The Nation’s Nightmare — Updated.

I suppose I could date the start of my collection proper of Andy Warhol’s record covers to 1967 when I bought The Velvet Underground & Nico and then, a year later, bought White Light/White Heat (the Velvets’ second album) but although I bought the Rolling Stones’ Sticky Fingers when it came out in April 1971 I didn’t really consider I was collecting Warhol covers. Another Warhol cover — The Rolling Stones’ Love You Live LP arrived in 1977 and then Diana Ross’ Silk Electric turned up in 1982 and I realised I had a collection of Warhol covers! However, I had no knowledge of his early work until I was introduced to his jazz covers by Guy Minnebach, whom I had met online, and who tipped me off about a number of covers and sold me my treasured copy of The Nation’s Nightmare in 2006. While showing obvious signs of wear, this album cover was one of my prized possessions.

I continued to add to my collection of Warhol covers in the years before and after the acquision of The Nation’s Nightmare and was lucky to have started before many of the rarer covers were recognised as being Warhol designs. Some of the rare ones, such as The Story of Moondog and Ultra Violet, evaded me for many years, but I was eventually able to add these, too.

I 2018, I attended the opening of Moderna Museet’s exhibition Andy Warhol 1968, an homage to mark the 50th anniversary of the Museum’s historic Warhol exhibition that ran from February into March 1968. Having toured the exhibition, and just before leaving, I saw eight record sleeves on the final wall. Among them was the cover for East Village Other (aka Electric Newspaper) labelled as being a Warhol cover.

The eight “Warhol” covers at the Warhol 1968 exhibition with the East Village Other cover (bottom row, second from right).

Well, I knew it wasn’t! So I plucked up courage to look for John Peter Nilsson, the exhibition’s curator and pointed out this misstake. I mentioned to him that I had a “complete” collection of Warhol covers and he told me of plans for the exhibition to move to Moderna museets filial in Malmö from March to September 2019 and the possibility to display my complete collection. In the preparation for the collection of my covers, my The Nation’s Nightmare cover got slightly damaged.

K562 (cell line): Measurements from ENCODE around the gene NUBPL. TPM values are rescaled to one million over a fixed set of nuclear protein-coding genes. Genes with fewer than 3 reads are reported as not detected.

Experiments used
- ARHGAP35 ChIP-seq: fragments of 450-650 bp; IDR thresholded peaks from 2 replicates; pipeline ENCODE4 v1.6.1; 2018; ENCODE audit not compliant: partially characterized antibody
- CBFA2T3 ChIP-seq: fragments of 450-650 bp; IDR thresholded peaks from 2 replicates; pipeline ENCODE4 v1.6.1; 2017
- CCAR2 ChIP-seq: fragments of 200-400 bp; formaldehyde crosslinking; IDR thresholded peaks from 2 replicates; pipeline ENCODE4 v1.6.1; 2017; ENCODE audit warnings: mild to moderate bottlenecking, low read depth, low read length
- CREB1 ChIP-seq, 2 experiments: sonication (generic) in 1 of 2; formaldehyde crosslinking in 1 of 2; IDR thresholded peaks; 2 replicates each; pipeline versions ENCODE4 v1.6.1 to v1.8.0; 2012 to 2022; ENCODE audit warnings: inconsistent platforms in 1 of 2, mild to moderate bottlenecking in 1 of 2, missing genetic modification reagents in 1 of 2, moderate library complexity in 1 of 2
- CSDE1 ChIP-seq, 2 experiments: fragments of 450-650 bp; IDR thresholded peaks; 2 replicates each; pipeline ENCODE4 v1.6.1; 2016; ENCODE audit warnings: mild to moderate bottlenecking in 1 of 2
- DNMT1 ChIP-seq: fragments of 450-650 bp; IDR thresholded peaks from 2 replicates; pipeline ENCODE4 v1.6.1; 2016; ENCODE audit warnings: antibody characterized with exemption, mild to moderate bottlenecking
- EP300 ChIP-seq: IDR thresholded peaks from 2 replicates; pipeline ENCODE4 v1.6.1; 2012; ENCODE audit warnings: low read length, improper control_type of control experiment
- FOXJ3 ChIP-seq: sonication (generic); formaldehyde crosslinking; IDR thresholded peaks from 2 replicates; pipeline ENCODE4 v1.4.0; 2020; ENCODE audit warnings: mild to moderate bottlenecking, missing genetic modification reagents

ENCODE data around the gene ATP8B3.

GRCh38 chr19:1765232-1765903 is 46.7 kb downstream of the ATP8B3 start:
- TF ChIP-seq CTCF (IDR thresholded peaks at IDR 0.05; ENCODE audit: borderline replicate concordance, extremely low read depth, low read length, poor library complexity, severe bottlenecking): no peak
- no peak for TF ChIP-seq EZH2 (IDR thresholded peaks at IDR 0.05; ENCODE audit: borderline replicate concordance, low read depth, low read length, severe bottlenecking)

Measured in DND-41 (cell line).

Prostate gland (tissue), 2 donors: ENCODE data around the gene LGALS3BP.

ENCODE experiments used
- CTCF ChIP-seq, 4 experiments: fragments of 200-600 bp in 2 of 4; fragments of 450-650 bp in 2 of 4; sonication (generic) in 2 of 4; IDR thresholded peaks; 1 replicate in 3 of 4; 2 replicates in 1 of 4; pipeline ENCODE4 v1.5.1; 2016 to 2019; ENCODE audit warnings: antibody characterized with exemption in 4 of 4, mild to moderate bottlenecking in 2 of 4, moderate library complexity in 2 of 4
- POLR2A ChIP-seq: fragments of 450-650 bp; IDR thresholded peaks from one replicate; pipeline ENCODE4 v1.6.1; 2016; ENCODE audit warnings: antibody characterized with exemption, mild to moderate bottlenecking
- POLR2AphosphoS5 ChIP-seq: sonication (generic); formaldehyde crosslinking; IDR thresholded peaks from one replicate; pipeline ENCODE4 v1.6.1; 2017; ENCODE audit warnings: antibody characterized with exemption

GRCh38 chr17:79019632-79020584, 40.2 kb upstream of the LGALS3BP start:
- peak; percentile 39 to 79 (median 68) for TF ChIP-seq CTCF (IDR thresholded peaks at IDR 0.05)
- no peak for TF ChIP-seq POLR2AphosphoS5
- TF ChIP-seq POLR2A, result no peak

My damaged cover.

Ever since it was returned to me late in 2019, I have had an ambition to replace it with a better copy. Several have appeared on auction sites and Discogs over the past three years but none was in the condition I was looking for until I saw a copy on Discogs in late January 2023 and, after seeing pictures, and doing som haggling, decided to buy it.

The seller was locatred in Connecticut, USA, and posting it to Sweden would make me liable to pay an exorbitant import charge, so I enlisted a friend in Savanna, GA, to receive the record and post it on. The record arrived safely and he posted it on Febrary 8th and I follwed the USPS tracking with bated breath seeing that the package left JFK airport on February 14th. After that there were no further tracking records. I contacted the Swedish postal service Postnord, who told me that they had no record of the shipment and that it might have been flown to any European city and that I should wait for further information from USPS. None was forthcoming, so on 23rd February I phoned USPS who couldn’t trace the shipment. I was desperate and mailed my firend in Savanna to start proceedings to claim for a lost shipment. However, before he could do so, I received notice from USPS on 24th February that the package had indeed been flown to Arlanda (Stockholm) airport and had been handed over to Postnord for customs clearance that day. I breathed a sigh of relief. At least the shipment wasn’t lost. But a week went by, and then ten days, and I still hadn’t received any informatin from the Swedish customs or Postnord, so I phoned again on March 7th and after a ten-minute search the operative told me that the package had been cleared by customs and would be with me in three or four days. It finally arrived on 10th March, a little over a month after it was posted.

The cover is in beautiful condition, I would call it “excellent” with no major wear or writing anywhere. The record looks unplayed with immaculate labels and the rear cover shows some yellowing due to age but is otherwise great. I am greatly relieved that it finally arrived and really pleased to have this lovely copy in my collection.